As a developmental pediatrician, I specialize in treating children with developmental disabilities, particularly Down syndrome and Rubinstein Taybi-Syndrome. I also treat children who are deaf or hard of hearing along with developmental disabilities (Deaf/Hard of Hearing Plus).
When I was in college, I worked at a camp for adults with disabilities where the main focus was on having fun rather than therapeutic goals. This experience profoundly affected me – I got back so much more than I gave – and I seriously considered going into special education. After a time as a teacher’s aide, I decided to return to my prior goal of studying medicine. During a rotation in developmental pediatrics, I had an “ah-ha” moment. I knew that this was the field for me.
My care philosophy centers around building a relationship with my patient and their family. I always start my visits by directly communicating with your child. I do this to get a sense of their personality, their strengths and what they uniquely contribute to the world. I love working with families and learning from them strategies for helping their child be the best they can be.
At Cincinnati Children’s, we recognize that children may have difficulties when they come to our offices, and we try to support them throughout their visits. We have child life specialists, nurses and medical assistants who listen to you to understand how to make the visit go as smoothly as possible.
Our team at Developmental Disabilities and Behavioral Pediatrics includes psychologists, speech-language pathologists, occupational therapists, physical therapists, nutritionists, social workers, physicians and advanced practice nurses. This multidisciplinary approach allows for a broader understanding and better expertise to help your child meet their full potential.
I am the clinical director of the Thomas Center for Down Syndrome at Cincinnati Children’s. I have also worked extensively with programs that support children who are deaf or hard of hearing. These include the National American Academy of Pediatrics, the Ohio Department of Health Early Hearing Detection and Intervention Program, the Ohio Center for Deaf-Blind Education and the Outreach Center for Deafness and Blindness in the Ohio Center for Low Incidence.
In addition to seeing patients, I conduct research that seeks to improve the quality of life for children with developmental disabilities. I work with an amazing team of scientists who are trying to determine if a technology-supported language intervention can help fill the language gap in children who are deaf or hard of hearing. We have also focused on the language and functional needs of children who are Deaf/Hard of Hearing Plus.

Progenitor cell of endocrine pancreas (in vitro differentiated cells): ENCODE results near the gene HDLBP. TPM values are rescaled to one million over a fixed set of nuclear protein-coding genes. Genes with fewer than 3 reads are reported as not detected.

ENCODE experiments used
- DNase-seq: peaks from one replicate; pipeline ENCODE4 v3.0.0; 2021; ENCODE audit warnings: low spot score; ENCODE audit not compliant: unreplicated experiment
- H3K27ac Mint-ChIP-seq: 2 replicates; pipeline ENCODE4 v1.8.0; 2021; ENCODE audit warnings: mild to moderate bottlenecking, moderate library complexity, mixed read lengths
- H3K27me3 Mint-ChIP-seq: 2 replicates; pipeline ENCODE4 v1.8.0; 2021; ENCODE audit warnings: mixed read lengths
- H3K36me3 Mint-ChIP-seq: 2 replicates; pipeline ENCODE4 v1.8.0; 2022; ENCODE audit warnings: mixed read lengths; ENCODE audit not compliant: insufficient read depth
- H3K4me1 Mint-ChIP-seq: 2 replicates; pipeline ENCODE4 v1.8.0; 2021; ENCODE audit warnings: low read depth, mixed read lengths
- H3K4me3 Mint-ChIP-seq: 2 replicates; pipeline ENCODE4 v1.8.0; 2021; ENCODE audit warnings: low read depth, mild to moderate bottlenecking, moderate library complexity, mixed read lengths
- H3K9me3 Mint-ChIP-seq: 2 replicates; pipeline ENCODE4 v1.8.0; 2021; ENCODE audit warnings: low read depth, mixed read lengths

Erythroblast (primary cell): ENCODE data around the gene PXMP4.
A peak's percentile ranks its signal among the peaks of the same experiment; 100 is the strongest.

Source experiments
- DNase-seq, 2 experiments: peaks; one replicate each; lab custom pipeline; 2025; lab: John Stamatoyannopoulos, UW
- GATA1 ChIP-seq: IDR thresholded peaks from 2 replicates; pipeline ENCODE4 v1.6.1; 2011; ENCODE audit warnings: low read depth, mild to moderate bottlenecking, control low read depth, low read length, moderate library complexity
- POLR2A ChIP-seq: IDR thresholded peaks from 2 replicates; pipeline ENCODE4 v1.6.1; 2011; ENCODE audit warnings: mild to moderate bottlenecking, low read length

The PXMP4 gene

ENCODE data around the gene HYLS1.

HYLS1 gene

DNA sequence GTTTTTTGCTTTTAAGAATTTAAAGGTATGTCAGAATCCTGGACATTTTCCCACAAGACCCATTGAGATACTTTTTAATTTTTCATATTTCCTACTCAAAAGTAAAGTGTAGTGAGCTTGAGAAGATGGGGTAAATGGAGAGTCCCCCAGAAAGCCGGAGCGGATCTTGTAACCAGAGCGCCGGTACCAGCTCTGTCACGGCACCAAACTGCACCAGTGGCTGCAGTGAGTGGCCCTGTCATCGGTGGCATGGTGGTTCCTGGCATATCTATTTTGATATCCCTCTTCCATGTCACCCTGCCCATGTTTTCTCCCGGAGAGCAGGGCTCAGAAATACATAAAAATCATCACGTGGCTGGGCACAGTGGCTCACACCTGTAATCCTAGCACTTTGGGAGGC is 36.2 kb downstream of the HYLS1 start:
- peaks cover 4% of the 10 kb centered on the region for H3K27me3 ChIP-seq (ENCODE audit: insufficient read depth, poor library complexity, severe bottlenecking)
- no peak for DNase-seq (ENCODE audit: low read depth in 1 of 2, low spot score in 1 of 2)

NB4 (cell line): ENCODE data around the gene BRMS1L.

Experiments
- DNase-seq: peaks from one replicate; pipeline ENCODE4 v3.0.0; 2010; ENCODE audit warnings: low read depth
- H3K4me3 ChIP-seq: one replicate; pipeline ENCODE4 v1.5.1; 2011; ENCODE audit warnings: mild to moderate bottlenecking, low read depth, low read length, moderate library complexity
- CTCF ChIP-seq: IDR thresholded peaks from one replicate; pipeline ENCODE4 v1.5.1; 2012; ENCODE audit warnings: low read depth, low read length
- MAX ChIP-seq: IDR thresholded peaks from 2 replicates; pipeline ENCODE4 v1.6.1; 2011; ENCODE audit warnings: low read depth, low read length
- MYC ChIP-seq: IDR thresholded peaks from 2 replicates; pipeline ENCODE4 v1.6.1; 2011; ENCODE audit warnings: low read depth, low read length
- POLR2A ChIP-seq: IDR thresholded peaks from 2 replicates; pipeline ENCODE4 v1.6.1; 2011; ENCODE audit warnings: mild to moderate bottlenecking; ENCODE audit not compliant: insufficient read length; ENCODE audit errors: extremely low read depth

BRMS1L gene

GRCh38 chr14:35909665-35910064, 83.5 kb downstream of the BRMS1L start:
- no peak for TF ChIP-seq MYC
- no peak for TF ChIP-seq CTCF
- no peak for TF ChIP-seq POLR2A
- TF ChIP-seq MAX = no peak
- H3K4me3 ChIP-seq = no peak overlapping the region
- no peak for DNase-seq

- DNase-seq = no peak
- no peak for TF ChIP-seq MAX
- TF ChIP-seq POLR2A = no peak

My research colleagues and I participate in many cross-departmental studies within the Thomas Center for Down Syndrome. These studies have focused on sleep, developmental outcomes for children who have Down syndrome with cardiac conditions and understanding the best use of medication for mental health conditions.
During my career, I am humbled to have received the Seaver Vision Award from Hands and Voices, as well as the Jefferson Awards Champion for Community Service and Volunteerism.
When I’m not helping patients or doing research, I love spending time with my family and gardening.
MD: University of Cincinnati, Cincinnati, OH, 1994.
Residency: Pediatrics, University of Cincinnati, Cincinnati Children's Hospital Medical Center, Cincinnati, OH, 1997.
Fellowship: Cincinnati Center for Developmental Disorders, Cincinnati, OH, 2000.
Certification: Pediatrics, 1997; Developmental and Behavioral Pediatrics, 2002.
Children who are deaf/hard of hearing; children with genetic syndromes including Rubinstein Taybi Syndrome, Down syndrome, and CHARGE syndrome.
Developmental and Behavioral Pediatrics, Cochlear Implant, Ear and Hearing, Down Syndrome, Apraxia, Upper Airway, CHARGE Syndrome
Children who are deaf/hard of hearing; children with Down syndrome
Developmental and Behavioral Pediatrics
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Technology assisted language intervention (TALI) for children who are deaf/hard of hearing: promising impact on pragmatic skills. Deafness and Education International. 2022; 24:334-355.
Evaluating Verbal Fluency Outcome Measures in Children With Down Syndrome. American Journal on Intellectual and Developmental Disabilities. 2022; 127:328-344.
Down syndrome and the autonomic nervous system, an educational review for the anesthesiologist. Paediatric Anaesthesia. 2022; 32:609-616.
The Importance of Accessible Language for Development in Deaf and Hard of Hearing Children. Journal of Developmental and Behavioral Pediatrics. 2022; 43:240-244.
Co-occurring medical and behavioural conditions in children with Down syndrome with or without ADHD symptom presentation. Journal of Intellectual Disability Research. 2022; 66:282-296.
Factors Associated with Early Intervention Intensity for Children Who Are Deaf or Hard of Hearing. Children. 2022; 9.
Association of Age of Enrollment in Early Intervention with Emergent Literacy in Children Who Are Deaf or Hard of Hearing. Journal of Developmental and Behavioral Pediatrics. 2022; 43:104-110.
Caregivers of individuals with Rubinstein-Taybi syndrome: Perspectives, experiences, and relationships with medical professionals. Journal of Genetic Counseling. 2022; 31:153-163.
Evaluating working memory outcome measures for children with Down syndrome. Journal of Intellectual Disability Research. 2022; 66:195-211.
Comparison of Attention-Deficit Hyperactivity Disorder in Typically Developing Children and Children with Down Syndrome. Journal of Developmental and Behavioral Pediatrics. 2022; 43:1-8.
Susan E. Wiley, MD, Jareen K. Meinzen-Derr, PhD6/24/2021
Susan E. Wiley, MD, Jareen K. Meinzen-Derr, PhD1/15/2021
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